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The Miraculous Staircase of Loretto Chapel

Have you ever heard about a place as a child that so impressed you that it made it onto your adulthood places-to-see list? The Miraculous Staircase of Loretto Chapel in Santa Fe, New Mexico, is one of those places for me. I wanted to see it ever since I learned about it in my Catholic grammar school. Five decades later, during our Route 66 road trip, I finally got there.
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What Makes Santa Fe Different

Santa Fe, New Mexico, is known as “City Different.” Judging from the 36 hours or so we spent there, we couldn’t agree more. We found Santa Fe to be fascinating, and it was by far our favorite city on our three-week road trip. Here’s what we think makes Santa Fe different from other U.S. cities:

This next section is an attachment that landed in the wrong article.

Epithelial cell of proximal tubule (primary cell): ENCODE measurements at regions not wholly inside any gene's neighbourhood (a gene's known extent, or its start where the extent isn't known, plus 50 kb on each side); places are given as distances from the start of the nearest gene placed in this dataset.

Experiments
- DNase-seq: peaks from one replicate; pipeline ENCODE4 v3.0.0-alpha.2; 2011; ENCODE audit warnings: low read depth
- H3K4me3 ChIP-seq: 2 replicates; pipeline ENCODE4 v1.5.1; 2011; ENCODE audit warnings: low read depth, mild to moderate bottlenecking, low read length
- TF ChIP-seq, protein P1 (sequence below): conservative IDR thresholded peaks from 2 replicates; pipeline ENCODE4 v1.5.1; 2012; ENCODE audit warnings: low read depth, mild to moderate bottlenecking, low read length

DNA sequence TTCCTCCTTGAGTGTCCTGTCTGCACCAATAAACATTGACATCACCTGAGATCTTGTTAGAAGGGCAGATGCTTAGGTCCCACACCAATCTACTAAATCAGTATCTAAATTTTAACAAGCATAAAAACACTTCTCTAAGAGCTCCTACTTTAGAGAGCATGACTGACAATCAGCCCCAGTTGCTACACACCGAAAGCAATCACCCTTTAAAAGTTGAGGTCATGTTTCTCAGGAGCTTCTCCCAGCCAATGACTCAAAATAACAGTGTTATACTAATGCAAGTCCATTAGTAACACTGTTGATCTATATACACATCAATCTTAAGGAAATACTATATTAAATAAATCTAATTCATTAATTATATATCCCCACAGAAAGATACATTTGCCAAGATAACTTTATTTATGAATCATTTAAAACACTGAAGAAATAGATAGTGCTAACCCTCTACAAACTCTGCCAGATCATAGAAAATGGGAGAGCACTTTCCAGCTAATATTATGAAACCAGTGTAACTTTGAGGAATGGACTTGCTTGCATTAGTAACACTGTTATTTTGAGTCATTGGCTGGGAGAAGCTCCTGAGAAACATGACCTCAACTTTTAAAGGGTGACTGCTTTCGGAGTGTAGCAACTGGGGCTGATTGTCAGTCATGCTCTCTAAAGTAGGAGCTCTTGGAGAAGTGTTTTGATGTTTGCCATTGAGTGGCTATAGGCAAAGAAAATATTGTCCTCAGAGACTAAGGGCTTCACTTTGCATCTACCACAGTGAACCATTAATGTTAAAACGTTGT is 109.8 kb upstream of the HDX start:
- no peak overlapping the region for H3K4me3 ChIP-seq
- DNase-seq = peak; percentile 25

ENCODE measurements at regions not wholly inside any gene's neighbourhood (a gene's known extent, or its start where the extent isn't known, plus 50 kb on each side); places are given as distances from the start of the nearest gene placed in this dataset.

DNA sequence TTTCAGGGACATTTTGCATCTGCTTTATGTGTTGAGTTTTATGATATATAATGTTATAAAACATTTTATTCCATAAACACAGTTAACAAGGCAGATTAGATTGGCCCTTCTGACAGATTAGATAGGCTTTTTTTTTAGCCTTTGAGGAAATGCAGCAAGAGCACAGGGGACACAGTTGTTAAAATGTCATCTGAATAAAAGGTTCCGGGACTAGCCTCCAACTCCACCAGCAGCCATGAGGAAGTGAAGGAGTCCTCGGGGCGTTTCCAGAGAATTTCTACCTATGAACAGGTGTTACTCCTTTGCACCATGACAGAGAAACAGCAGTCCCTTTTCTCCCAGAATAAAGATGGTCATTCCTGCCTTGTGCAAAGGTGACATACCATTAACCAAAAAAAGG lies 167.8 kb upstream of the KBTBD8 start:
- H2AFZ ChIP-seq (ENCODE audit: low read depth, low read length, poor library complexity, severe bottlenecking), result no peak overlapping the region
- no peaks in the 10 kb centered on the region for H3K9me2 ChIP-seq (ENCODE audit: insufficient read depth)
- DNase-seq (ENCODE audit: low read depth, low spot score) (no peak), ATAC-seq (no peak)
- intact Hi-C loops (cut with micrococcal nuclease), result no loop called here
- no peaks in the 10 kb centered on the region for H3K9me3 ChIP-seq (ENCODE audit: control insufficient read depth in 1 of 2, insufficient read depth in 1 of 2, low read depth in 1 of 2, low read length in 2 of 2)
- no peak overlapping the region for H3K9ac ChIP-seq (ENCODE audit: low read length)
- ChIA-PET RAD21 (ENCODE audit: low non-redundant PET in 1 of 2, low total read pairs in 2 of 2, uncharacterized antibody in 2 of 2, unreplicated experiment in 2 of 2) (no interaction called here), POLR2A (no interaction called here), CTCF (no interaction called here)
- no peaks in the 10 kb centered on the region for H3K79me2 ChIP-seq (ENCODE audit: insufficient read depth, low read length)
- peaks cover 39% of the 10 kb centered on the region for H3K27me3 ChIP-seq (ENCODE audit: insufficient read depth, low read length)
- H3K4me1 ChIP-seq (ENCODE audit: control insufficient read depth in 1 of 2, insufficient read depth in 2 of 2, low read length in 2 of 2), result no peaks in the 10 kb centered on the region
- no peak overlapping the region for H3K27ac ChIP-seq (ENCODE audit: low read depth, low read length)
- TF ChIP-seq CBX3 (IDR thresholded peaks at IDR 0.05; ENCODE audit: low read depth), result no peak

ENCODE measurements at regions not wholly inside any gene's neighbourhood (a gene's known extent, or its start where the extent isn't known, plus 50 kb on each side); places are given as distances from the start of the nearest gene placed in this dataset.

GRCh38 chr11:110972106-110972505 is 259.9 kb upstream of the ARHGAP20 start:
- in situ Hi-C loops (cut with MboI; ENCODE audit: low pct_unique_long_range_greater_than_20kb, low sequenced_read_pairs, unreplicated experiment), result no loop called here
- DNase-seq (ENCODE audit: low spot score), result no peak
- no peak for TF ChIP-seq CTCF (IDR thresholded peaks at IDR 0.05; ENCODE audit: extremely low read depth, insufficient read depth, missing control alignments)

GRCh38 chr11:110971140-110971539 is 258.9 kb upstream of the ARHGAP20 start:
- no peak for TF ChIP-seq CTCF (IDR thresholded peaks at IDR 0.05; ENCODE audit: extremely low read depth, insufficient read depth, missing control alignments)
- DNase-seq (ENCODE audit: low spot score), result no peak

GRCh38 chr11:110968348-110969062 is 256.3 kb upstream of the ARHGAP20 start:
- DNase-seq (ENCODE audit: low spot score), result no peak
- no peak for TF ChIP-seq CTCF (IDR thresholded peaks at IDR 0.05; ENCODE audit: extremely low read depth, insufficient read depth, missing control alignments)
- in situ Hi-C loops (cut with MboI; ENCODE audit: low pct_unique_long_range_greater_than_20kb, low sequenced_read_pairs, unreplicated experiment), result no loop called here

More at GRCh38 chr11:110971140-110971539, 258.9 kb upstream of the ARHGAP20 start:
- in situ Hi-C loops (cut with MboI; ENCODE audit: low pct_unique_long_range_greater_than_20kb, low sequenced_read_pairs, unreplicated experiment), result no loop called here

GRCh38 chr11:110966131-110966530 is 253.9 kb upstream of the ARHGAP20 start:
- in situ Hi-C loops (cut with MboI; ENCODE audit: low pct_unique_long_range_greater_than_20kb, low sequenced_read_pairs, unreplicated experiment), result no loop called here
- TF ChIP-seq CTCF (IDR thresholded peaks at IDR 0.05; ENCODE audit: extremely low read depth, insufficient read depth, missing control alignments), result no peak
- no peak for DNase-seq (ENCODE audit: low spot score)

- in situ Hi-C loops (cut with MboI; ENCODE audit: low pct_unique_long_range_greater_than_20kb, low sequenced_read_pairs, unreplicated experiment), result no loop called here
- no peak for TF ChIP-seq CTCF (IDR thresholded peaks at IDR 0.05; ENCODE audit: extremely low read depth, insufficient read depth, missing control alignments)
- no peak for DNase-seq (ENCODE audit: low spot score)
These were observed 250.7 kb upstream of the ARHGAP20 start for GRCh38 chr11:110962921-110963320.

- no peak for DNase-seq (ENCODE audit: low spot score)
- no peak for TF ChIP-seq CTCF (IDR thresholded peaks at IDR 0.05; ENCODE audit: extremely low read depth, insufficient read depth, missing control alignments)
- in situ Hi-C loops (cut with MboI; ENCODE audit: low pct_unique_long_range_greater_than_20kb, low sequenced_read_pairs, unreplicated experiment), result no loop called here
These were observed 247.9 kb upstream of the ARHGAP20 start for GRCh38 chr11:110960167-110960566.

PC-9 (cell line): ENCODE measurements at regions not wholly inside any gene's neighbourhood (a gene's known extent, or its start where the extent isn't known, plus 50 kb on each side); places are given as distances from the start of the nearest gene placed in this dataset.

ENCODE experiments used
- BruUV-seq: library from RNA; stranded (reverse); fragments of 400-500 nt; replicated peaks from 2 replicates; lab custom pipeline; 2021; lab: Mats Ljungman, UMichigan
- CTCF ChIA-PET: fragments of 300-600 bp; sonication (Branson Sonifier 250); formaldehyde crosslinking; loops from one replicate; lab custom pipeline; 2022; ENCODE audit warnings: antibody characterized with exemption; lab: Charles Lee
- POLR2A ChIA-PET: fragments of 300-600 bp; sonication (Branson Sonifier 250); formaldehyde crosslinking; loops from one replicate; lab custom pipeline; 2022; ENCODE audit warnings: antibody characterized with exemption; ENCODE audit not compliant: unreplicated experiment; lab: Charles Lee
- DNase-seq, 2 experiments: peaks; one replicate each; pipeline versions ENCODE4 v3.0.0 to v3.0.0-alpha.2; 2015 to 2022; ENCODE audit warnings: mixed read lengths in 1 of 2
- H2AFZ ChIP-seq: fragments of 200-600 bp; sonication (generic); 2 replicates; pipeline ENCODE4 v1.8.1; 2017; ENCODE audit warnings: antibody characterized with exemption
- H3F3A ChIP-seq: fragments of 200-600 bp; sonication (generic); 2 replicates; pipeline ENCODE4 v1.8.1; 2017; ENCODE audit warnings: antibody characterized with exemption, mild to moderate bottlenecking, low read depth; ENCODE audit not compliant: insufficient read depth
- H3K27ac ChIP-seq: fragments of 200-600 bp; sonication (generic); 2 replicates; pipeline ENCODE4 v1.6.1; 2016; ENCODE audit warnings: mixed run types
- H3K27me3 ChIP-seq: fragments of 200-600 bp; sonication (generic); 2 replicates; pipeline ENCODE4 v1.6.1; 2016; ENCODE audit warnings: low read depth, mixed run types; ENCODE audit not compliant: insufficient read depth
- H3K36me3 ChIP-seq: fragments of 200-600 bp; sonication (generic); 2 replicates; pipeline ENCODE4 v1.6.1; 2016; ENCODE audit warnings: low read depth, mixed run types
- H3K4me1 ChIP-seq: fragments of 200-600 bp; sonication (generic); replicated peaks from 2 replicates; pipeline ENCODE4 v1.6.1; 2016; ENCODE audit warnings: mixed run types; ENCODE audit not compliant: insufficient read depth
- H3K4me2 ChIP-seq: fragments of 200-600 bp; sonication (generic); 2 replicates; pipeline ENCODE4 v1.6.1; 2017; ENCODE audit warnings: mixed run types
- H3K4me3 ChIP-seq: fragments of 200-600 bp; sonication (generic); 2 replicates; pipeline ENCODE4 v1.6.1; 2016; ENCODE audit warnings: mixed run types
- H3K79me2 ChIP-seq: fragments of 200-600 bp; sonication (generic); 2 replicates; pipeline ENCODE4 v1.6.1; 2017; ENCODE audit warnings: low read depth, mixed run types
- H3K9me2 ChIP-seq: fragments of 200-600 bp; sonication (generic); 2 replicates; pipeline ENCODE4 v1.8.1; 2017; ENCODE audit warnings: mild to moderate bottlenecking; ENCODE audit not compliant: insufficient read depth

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Route 66 – Santa Fe to Amarillo

After two nights in Santa Fe, we get back on Route 66 headed east. This will be another full day of driving to make it all the way to Amarillo, but it’s an adventure as we drive through changing terrain, stop to check out roadside attractions and encounter a colorful local.
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Route 66 – Amarillo through Oklahoma

We’re on the home stretch now of our Route 66 trip from Santa Monica east to Chicago. We don’t plan to stop at anymore sites in Texas after we leave Amarillo, but as we’re passing through Shamrock, the last Texas Route 66 city approaching from the west, we see the old U Drop Inn.